So the lament about abandoning one’s Kurdish allies has a kernel of truth, but the Senator Lindsey Graham response, to include sanctioning Turkey, should be considered to be little more than a dangerous misstep that would lead to acquiring a new and more powerful enemy. And, of course, the argument in favor of leaving the Kurds to their fate found its most ridiculous expression from the mouth of Donald Trump himself, who, up until recently had praised the Kurds as friends who had “fought and died for us.” Trump is now observing that “they [the Kurds] didn’t help us in the Second World War, they didn’t help us with Normandy.” As President Trump did not serve his country in Vietnam due to alleged bone spurs and his father Fred likewise did not serve in the military, the comment is particularly ironic. Trump’s surname was changed from the original German Drumpf and if there were any Drumpfs present at Normandy they were undoubtedly on the German side.
Trump’s wild responses to criticism do indeed constitute the principal reason why a sound policy to, as he put it, to stop the “stupid, endless wars” should be raising so many flags. His telephone conversation with Erdogan almost immediately produced a warning to the Turks that the United States would “destroy” or even “obliterate the Turkish economy,” presumably if the creation of a buffer zone inside northern Syria would prove to be “off limits” in the opinion of the White House. Trump elaborated that “Turkey has committed to protecting civilians, protecting religious minorities, including Christians, and ensuring no humanitarian crisis takes place—and we will hold them to this commitment,” a pledge that will surely be impossible to honor as the first two days of the Turkish offensive killed over 100, including sixteen Kurdish militiamen.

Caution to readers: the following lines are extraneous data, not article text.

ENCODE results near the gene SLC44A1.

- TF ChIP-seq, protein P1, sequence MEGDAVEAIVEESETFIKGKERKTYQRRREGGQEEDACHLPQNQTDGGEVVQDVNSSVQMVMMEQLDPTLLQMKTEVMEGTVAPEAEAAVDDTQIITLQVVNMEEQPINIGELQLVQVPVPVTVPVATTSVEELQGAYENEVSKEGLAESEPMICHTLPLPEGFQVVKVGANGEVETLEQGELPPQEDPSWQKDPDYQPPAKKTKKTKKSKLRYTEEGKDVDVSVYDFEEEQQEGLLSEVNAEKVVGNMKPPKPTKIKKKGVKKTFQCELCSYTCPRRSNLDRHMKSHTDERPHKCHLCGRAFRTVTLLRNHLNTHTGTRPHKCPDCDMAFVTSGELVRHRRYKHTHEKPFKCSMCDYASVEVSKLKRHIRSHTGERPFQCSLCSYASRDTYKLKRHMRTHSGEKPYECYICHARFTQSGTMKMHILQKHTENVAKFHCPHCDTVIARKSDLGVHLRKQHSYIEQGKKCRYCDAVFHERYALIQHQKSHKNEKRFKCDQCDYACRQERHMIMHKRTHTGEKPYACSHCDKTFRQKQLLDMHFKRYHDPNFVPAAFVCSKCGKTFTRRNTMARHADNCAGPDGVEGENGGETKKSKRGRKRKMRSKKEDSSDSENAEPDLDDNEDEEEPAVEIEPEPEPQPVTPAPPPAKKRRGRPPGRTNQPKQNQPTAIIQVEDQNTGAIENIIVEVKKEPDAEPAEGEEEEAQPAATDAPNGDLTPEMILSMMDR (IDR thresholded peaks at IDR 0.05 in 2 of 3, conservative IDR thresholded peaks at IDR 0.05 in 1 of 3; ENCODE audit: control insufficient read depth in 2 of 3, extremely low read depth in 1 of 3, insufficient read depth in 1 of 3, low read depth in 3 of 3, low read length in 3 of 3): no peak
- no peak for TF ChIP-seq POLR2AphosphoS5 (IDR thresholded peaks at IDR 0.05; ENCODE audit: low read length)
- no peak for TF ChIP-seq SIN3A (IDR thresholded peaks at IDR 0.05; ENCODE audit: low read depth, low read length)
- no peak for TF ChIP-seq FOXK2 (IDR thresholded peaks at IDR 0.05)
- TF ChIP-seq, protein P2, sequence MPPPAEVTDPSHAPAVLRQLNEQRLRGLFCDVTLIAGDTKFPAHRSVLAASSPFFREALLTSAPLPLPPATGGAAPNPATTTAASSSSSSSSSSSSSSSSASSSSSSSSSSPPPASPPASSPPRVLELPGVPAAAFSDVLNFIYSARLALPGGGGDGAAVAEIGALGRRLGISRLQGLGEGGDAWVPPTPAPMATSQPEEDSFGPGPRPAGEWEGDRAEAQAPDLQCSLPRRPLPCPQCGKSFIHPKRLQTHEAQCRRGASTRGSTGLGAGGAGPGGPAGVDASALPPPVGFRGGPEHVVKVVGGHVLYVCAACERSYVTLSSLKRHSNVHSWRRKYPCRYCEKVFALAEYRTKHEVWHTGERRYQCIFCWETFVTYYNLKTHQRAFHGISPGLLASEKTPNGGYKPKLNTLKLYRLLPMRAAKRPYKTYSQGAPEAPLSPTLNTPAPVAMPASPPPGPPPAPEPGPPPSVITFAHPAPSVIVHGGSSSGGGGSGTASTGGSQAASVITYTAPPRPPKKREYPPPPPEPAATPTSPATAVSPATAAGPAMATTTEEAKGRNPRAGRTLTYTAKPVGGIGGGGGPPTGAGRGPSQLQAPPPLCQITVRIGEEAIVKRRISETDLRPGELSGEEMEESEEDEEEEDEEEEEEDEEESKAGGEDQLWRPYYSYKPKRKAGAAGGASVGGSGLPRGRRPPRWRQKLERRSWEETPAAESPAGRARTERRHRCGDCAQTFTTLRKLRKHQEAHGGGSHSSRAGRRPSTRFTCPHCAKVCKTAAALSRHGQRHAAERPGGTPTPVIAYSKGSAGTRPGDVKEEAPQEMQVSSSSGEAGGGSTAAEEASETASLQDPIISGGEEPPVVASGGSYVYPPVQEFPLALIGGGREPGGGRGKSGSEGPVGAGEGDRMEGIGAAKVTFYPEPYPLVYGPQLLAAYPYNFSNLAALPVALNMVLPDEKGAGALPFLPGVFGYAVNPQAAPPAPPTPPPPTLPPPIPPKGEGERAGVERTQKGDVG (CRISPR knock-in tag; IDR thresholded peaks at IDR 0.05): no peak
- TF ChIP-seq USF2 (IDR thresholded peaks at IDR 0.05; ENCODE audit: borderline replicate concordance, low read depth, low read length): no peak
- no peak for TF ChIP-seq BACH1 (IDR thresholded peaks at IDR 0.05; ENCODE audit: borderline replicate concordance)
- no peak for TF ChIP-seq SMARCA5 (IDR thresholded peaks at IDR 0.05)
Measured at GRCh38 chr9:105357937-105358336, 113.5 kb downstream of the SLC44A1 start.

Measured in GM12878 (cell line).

And the Turks will indeed do what they can to eliminate the Kurdish military capability along its border with Syria, even if it includes creation of a demilitarized zone or perhaps something more than that. It is for them a vital national interest that is completely supported by the Turkish people. Whoever was advising Trump surely did not understand the Turkish mindset regarding the Kurdish threat, which they regard as existential.
By way of background, Turkey has been engaged in suppressing a bloody insurgency, fighting the Kurdish terrorist group the PKK for over thirty years. The Kurds on the Syrian side of the border, the SDF, are undeniably affiliated with the PKK on the Turkish side. The Turkish Army, which is one of the most powerful in NATO, will do whatever is necessary to crush them. Trump should have realized that before he started talking.
And then there is the fact that Turkey is a NATO partner in good standing. Article 5 of the NATO agreement stipulates that if an alliance member is threatened, other members must support it in its defense. Turkey has not made that claim, but it is completely plausible that it should do so.